Not only that, if someone is constantly kicking up water in a swimmer’s face on the side that they breathe, they cannot get a good breath in, if they can breathe at all, without the risk of water entering the lungs.

Another relatively minor issue with unilateral breathing is that you often start to swim lopsided in favor of heading in the direction you are breathing. 

The effect usually isn’t very pronounced, but it isn’t ideal because you want to swim the shortest distance possible in your lane during a race instead of crisscrossing all over the place, making you swim further than your competitors.


Bilateral Breathing

Bilateral breathing is a symmetrical pattern that improves balance in the water by forcing you to breathe on alternating sides with every third or fifth arm stroke.

By breathing on both sides of the body, bilateral breathing eliminates many of the concerns that unilateral breathing raises.

It is unlikely to have splashy swimmers on both sides of you allowing you to breathe, rotations of the head are varied to prevent strain, and you correct any lopsided swimming quickly by breathing on the other side.

Although all these issues are solved with bilateral breathing, new problems arise. Because the head rotations to either side are half as practiced as unilateral breathing. Inefficient movements of the head may increase drag slightly, negatively affecting time.

Some claim that any breaths taken during bilateral breathing are not as full as any unilateral breath, which means less oxygen for the muscles and a quicker deterioration of energy.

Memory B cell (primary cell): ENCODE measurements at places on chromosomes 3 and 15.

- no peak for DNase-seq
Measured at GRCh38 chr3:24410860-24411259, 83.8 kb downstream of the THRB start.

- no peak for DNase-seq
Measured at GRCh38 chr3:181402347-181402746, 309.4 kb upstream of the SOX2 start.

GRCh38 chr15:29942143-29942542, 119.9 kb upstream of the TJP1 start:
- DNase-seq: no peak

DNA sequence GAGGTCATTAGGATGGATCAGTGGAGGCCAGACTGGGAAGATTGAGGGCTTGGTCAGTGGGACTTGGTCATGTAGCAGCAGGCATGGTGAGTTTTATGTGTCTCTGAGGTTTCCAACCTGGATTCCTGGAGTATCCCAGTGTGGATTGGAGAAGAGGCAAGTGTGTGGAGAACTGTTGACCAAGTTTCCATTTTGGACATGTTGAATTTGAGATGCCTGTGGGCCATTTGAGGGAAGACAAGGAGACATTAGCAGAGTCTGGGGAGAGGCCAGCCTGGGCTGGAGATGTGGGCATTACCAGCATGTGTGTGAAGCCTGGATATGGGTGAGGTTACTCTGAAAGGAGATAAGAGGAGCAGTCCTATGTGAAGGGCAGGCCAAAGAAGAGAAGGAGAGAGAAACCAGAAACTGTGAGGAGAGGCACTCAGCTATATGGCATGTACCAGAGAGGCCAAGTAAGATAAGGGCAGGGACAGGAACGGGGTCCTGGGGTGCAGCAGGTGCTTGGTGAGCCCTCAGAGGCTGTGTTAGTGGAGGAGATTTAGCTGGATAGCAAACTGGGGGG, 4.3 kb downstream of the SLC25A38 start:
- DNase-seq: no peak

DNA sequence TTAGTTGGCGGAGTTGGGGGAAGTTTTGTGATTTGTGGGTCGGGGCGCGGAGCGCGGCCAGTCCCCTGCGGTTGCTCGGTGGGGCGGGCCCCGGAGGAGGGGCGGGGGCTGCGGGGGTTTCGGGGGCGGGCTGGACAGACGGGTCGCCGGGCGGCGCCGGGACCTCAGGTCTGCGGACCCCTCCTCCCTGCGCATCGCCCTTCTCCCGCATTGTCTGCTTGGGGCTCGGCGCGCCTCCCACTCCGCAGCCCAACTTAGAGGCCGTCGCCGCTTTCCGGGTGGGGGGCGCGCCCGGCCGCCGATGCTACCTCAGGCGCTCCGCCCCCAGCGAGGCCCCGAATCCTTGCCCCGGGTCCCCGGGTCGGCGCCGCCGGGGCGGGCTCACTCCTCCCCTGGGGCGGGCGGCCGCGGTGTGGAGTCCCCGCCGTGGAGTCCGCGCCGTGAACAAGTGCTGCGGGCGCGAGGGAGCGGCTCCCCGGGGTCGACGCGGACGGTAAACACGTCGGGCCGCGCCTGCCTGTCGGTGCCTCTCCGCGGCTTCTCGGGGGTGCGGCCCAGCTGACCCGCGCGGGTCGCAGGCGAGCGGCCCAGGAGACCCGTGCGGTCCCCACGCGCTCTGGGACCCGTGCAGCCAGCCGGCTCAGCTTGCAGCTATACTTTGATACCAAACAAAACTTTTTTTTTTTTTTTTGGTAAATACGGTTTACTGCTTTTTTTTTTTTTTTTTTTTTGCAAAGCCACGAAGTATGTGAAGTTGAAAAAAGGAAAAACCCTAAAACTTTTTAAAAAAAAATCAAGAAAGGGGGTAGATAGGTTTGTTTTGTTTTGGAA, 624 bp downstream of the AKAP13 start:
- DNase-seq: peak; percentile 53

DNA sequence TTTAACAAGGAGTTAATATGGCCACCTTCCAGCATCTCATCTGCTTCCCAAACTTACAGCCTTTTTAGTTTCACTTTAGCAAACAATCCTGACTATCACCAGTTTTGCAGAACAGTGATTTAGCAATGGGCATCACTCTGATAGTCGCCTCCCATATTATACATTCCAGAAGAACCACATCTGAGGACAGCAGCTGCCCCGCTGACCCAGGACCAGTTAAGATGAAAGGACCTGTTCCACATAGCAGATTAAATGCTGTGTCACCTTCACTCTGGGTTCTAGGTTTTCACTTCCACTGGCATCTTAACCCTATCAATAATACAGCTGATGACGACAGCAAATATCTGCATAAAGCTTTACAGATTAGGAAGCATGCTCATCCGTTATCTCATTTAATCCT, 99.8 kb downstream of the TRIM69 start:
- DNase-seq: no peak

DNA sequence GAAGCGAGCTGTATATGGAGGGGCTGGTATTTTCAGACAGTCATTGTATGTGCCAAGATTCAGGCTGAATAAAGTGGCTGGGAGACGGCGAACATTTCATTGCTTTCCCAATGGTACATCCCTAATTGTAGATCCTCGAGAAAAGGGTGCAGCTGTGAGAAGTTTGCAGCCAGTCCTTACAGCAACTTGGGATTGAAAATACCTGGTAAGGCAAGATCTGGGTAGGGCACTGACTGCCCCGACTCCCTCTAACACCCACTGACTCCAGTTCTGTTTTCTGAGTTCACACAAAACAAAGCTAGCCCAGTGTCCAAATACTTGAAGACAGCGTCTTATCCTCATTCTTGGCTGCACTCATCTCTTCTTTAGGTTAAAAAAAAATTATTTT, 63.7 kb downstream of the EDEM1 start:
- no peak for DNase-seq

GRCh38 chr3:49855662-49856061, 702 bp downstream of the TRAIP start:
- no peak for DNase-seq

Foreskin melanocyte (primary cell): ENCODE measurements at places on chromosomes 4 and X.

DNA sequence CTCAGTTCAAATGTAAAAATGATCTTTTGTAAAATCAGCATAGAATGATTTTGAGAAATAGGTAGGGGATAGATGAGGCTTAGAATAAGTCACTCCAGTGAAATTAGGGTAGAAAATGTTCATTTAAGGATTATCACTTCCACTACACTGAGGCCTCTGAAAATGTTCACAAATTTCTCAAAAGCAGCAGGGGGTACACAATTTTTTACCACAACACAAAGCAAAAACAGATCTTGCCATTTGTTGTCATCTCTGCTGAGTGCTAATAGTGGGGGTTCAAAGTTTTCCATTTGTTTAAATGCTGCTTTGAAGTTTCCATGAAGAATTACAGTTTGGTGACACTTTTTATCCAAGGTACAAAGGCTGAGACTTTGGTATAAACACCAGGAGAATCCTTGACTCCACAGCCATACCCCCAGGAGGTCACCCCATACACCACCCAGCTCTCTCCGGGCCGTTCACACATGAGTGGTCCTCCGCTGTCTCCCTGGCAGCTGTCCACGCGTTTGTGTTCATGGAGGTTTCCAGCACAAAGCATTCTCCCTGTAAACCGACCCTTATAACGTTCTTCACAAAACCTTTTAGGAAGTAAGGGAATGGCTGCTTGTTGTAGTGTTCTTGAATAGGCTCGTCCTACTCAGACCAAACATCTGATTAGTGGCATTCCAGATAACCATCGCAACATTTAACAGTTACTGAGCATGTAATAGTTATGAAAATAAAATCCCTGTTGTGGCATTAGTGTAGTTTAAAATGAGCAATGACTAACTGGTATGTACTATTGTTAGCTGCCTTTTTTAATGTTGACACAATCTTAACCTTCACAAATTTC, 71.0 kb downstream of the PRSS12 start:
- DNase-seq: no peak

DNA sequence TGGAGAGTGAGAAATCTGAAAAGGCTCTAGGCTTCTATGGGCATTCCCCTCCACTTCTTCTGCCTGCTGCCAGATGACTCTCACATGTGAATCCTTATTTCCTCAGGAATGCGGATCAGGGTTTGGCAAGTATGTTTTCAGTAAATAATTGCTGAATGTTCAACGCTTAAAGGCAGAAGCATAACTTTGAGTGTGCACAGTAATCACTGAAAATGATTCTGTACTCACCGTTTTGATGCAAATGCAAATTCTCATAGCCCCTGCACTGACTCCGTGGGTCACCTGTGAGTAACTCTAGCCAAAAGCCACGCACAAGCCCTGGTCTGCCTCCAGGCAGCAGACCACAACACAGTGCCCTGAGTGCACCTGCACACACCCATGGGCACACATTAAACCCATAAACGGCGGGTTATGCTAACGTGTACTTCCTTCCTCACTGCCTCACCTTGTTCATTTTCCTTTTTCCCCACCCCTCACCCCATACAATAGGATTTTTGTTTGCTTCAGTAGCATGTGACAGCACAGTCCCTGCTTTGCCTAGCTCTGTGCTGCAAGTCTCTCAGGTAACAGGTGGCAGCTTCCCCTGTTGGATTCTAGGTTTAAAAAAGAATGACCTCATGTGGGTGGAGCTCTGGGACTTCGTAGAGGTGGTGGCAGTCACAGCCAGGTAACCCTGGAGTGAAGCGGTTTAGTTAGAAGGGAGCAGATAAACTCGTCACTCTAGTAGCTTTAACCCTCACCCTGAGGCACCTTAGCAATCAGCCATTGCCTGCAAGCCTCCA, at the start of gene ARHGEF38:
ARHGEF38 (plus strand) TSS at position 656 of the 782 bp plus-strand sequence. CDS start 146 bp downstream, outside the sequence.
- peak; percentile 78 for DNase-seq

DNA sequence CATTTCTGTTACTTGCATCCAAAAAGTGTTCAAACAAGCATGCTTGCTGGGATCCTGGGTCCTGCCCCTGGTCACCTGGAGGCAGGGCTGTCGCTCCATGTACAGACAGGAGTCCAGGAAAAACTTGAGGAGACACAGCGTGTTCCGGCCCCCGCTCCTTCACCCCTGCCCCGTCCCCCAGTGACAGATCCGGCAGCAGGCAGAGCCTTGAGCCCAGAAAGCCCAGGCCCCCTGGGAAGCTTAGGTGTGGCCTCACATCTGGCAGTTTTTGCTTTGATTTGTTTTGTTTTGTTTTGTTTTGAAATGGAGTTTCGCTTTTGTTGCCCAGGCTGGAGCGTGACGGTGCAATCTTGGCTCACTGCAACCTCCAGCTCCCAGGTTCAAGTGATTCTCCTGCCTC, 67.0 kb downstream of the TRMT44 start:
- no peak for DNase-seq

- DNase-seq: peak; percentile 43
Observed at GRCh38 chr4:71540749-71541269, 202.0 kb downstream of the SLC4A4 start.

Tips for Improving Breathing During Front Crawl

There are two main tips for improving your breathing while doing the front crawl:


Don’t Lift Your Head

By lifting the head, you cause the legs and hips to sink, which is bad for remaining horizontal and streamlined. Trying to lift your head to breathe also strains the neck, which can lead to debilitating health conditions later in life.


Don’t Hold Your Breath

Holding your breath whenever you are not in the water is unnatural and unhealthy, so holding your breath while in or underwater makes little sense. By continuously exhaling, your body becomes more relaxed in this natural state.

There often isn’t enough time when you’re swimming to inhale and exhale everything that you need during the small window of time you have at the end of a stroke cycle, so breathing out while you can’t breathe in anyways is healthy. 

Focus only on inhaling through the mouth when doing the front crawl and exhale while your face is in the water.

If you don’t exhale while you swim, you put undue stress on your cardiovascular system by increasing your blood pressure. The negative consequences of doing this for many years cannot be understated.


Final Thoughts on Front Crawl Breathing

Breathing during the front crawl largely comes down to personal preference, although there are benefits and downsides to the most common breathing patterns utilized by all levels of swimmers. 

By using trial and error, you can identify the best breathing pattern and frequency for you and the stage in your swimming journey.